Cabbage Moth

From Wikipedia, the free encyclopedia
Jump to: navigation, search
Cabbage Moth
Scientific classification
Kingdom: Animalia
Phylum: Arthropoda
Class: Insecta
Order: Lepidoptera
Family: Noctuidae
Genus: Mamestra
Species: M. brassicae
Binomial name
Mamestra brassicae
(Linnaeus, 1758)

Note: the Small White species of butterfly is commonly called a "cabbage moth" in North America.

The Cabbage Moth (Mamestra brassicae) is a common Palearctic moth of the family Noctuidae. It is found in Europe, Russia and as far east as Japan.

Mamestra brassicae.jpg

This species varies considerably in size, with a wingspan of 34–50 mm. The forewings are brown and mottled with a prominent white-edged stigma and a broken white sub terminal line.[1][2] The hind wings are grey, darker towards the termen. The prominent spur on the tibia of the foreleg is a diagnostic feature, though is best viewed with a magnifying lens. This moth has a rather complex life history: two or three broods are produced each year and adults can be seen at any time from May to October, occasionally at other times [1]. It flies at night and is attracted to light, sugar and nectar-rich flowers.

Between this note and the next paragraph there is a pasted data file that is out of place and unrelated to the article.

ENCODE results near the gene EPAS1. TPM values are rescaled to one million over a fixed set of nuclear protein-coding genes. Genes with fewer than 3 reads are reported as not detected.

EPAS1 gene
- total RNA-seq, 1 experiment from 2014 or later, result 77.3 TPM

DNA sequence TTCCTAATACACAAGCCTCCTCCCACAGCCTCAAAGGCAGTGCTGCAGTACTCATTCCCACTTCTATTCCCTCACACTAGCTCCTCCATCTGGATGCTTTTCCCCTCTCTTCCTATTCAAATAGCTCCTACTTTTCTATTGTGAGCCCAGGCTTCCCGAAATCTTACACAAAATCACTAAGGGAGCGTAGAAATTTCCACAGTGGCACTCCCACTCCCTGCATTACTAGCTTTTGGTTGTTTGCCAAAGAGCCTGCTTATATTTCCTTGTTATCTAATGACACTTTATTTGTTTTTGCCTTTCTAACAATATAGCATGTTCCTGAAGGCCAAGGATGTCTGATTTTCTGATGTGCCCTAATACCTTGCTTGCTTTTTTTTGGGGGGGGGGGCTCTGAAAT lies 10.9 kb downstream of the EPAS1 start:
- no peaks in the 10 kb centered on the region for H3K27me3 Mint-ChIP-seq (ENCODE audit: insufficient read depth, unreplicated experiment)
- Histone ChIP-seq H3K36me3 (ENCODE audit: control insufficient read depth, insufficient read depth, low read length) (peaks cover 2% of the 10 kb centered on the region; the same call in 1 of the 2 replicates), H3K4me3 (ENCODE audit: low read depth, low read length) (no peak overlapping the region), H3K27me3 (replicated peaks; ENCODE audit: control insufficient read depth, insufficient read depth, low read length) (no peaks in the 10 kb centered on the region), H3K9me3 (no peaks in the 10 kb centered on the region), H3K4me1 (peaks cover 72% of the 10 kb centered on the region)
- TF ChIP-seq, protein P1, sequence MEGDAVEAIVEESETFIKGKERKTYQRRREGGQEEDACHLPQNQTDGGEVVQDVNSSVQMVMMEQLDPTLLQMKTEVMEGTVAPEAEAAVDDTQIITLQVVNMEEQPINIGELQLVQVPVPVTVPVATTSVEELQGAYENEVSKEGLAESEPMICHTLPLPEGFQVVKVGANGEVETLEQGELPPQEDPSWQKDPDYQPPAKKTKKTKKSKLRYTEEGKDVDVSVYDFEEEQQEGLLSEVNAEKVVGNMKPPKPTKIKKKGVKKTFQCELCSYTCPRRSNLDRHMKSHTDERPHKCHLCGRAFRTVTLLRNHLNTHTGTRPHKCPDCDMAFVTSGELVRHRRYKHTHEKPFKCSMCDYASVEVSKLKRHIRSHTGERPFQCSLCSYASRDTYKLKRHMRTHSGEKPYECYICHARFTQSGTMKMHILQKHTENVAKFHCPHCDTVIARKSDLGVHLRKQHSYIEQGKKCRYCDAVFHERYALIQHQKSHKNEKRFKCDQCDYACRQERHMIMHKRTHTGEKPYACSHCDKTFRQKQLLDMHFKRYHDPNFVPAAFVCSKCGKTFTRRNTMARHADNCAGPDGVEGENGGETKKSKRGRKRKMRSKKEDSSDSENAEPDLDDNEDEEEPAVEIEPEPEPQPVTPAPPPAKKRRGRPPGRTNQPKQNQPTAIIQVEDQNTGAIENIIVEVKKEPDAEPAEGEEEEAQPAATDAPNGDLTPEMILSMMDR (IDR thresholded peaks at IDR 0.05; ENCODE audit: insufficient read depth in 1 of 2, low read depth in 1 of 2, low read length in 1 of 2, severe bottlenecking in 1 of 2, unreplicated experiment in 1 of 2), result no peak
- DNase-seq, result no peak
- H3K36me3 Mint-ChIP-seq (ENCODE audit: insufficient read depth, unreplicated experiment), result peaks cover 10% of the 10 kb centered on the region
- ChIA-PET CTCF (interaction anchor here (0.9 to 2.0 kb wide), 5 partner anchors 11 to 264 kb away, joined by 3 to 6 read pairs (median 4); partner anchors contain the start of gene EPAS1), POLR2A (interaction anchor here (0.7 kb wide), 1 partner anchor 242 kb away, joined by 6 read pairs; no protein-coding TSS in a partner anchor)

The larva is green, khaki, grey-brown or brown with dark spots.[1][2] The topside is darker than the bottom side and a yellow or light brown stripe goes round the middle portion by the spots.[1][2] They grow to about an inch long before pupating, As the common and scientific names suggest, it can be a pest of cultivated brassicas and sweet peas, but it feeds on a wide range of other plants (see list below).[2] Due to its complex life history, this species overwinters either as a larva or a pupa.

  1. ^ The flight season refers to the British Isles. This may vary in other parts of the range.

Recorded food plants[edit]

Beet greens with holes eaten by cabbage moth larvae

See Robinson, G. S. et al.[3]

References[edit]

  • Chinery, Michael Collins Guide to the Insects of Britain and Western Europe 1986 (Reprinted 1991)
  • Skinner, Bernard Colour Identification Guide to Moths of the British Isles 1984

External links[edit]